Current best evidence for clinical care (more info)
BACKGROUND: Although almost a year has passed since the Coronavirus disease 2019 (COVID-19) outbreak and promising reports of vaccines have been presented, we still have a long way until these measures are available for all. Furthermore, the most appropriate corticosteroid and dose in the treatment of COVID-19 have remained uncertain. We conducted a study to assess the effectiveness of methylprednisolone treatment versus dexamethasone for hospitalized COVID-19 patients.
METHODS: In this prospective triple-blinded randomized controlled trial, we enrolled 86 hospitalized COVID-19 patients from August to November 2020, in Shiraz, Iran. The patients were randomly allocated into two groups to receive either methylprednisolone (2 mg/kg/day; intervention group) or dexamethasone (6 mg/kg/day; control group). Data were assessed based on a 9-point WHO ordinal scale extending from uninfected (point 0) to death (point 8).
RESULTS: There were no significant differences between the groups on admission. However, the intervention group demonstrated significantly better clinical status compared to the control group at day 5 (4.02 vs. 5.21, p = 0.002) and day 10 (2.90 vs. 4.71, p = 0.001) of admission. There was also a significant difference in the overall mean score between the intervention group and the control group, (3.909 vs. 4.873 respectively, p = 0.004). The mean length of hospital stay was 7.43 ± 3.64 and 10.52 ± 5.47 days in the intervention and control groups, respectively (p = 0.015). The need for a ventilator was significantly lower in the intervention group than in the control group (18.2% vs 38.1% p = 0.040).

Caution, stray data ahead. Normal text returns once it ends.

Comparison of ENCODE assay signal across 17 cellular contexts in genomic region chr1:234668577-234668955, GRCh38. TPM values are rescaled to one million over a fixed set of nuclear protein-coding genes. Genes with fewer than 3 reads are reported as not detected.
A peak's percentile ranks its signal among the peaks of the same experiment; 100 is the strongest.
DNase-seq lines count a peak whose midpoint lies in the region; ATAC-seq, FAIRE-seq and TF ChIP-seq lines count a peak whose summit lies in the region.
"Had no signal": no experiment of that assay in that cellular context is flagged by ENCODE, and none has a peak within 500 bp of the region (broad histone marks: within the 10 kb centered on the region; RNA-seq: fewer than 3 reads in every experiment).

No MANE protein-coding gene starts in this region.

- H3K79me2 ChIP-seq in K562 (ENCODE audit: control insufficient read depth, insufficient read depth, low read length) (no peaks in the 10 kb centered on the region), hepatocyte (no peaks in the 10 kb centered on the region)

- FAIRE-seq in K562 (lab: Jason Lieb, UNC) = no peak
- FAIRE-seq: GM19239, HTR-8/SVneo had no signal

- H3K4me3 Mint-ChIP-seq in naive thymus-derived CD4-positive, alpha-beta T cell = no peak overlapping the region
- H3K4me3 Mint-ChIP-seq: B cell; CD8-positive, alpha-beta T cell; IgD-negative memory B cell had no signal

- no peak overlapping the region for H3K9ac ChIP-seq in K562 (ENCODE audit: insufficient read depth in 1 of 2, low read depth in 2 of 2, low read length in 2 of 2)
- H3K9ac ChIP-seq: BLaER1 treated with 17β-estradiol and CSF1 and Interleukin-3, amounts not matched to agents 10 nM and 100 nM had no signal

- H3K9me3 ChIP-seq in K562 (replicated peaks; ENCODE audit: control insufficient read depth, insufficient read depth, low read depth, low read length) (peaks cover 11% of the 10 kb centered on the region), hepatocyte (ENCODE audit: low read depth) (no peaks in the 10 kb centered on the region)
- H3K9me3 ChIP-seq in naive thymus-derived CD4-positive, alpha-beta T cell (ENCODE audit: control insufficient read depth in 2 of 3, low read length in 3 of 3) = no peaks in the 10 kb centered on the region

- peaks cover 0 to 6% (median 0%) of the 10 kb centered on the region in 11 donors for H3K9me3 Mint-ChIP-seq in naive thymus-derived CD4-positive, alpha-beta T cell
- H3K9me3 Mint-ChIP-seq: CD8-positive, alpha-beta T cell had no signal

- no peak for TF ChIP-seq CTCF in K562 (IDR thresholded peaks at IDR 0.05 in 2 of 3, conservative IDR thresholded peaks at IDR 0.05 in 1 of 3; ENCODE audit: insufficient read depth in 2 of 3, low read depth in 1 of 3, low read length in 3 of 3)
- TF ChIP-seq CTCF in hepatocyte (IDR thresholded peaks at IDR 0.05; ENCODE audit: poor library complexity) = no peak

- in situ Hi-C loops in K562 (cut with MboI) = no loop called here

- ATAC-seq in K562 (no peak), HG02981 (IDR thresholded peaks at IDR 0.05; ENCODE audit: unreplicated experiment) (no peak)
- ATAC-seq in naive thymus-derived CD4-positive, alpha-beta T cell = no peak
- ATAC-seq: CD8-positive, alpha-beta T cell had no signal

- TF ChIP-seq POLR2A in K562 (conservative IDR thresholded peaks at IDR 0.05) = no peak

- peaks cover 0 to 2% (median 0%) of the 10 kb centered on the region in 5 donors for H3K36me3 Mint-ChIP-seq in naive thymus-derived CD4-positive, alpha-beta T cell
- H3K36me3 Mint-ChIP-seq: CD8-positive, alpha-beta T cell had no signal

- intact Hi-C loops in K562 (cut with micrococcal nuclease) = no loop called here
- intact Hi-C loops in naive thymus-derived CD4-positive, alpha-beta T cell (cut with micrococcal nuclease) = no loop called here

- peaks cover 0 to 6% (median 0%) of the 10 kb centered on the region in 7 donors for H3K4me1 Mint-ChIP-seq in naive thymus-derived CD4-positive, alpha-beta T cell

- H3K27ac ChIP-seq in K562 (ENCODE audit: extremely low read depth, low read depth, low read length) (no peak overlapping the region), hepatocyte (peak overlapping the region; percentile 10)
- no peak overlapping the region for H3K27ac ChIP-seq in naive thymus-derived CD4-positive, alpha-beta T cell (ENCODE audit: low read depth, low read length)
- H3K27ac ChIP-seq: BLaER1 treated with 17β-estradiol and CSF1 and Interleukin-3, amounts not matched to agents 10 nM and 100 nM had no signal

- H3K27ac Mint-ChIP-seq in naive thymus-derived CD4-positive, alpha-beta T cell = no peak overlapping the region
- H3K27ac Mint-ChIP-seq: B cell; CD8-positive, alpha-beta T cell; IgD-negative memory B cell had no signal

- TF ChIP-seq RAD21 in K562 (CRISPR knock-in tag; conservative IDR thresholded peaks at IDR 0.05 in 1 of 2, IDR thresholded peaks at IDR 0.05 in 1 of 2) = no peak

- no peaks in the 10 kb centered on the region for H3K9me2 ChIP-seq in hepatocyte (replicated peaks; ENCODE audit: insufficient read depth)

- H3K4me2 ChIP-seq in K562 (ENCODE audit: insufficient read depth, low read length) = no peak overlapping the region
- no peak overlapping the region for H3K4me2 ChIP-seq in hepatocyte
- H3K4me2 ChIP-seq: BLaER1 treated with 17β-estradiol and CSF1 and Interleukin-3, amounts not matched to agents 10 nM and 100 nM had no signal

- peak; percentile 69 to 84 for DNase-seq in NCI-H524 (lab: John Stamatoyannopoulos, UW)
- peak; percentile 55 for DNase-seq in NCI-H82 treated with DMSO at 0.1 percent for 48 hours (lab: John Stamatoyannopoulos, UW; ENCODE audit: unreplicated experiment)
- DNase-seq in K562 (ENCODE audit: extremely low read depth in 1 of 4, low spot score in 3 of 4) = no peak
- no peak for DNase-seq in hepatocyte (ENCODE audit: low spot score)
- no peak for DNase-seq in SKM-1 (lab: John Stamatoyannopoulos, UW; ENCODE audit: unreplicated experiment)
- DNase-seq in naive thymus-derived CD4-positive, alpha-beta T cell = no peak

CONCLUSION: In hospitalized hypoxic COVID-19 patients, methylprednisolone demonstrated better results compared to dexamethasone.
TRIAL REGISTRATION: The trial was registered with IRCT.IR (08/04/2020-No. IRCT20200204046369N1 ).
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This study describes an important difference in clinical outcomes of COVID-19 patients with respiratory failure when treated with a high dose of 6M prednisolone (2 mg/kg/day) as compared to the standard 6 mg of dexamethasone (after RECOVERY). While the authors make an emphasis on the steroid (presumably with a better pulmonary access), it is noteworthy that the steroid dose is about 4 times higher for the 6MP group. Other sources of concern are 1) the actual degree of blindness (no placebo control is included and the tapering protocol was different for both steroids. 2) the important differences for such a small study (n=86 while RECOVERY trial recruited > 2000 patients). Other studies did not find better outcomes for 6MP. The findings of this must be replicated in other trials before changes in the standard of care are made.
I read this article with interest. As a practicing hospitalist, I deal with COVID-19 patients every day. This study provides enough evidence to broaden the usage of methylprednisolone in COVID-19 patients. Unfortunately, it's still unclear whether intervention group did better because of higher dose of steroids or due to intrinsic characteristics of methylprednisolone.
Based on this study results in hospitalized hypoxic COVID-19 patients, methylprednisolone (2 mg/kg/day) demonstrated better results compared to dexamethasone (6 mg/kg/day). Based on our practice, always pay attention to patients' blood glucose level, when corticosteroid treatment is essential (especially in whom need ICU care or intubated).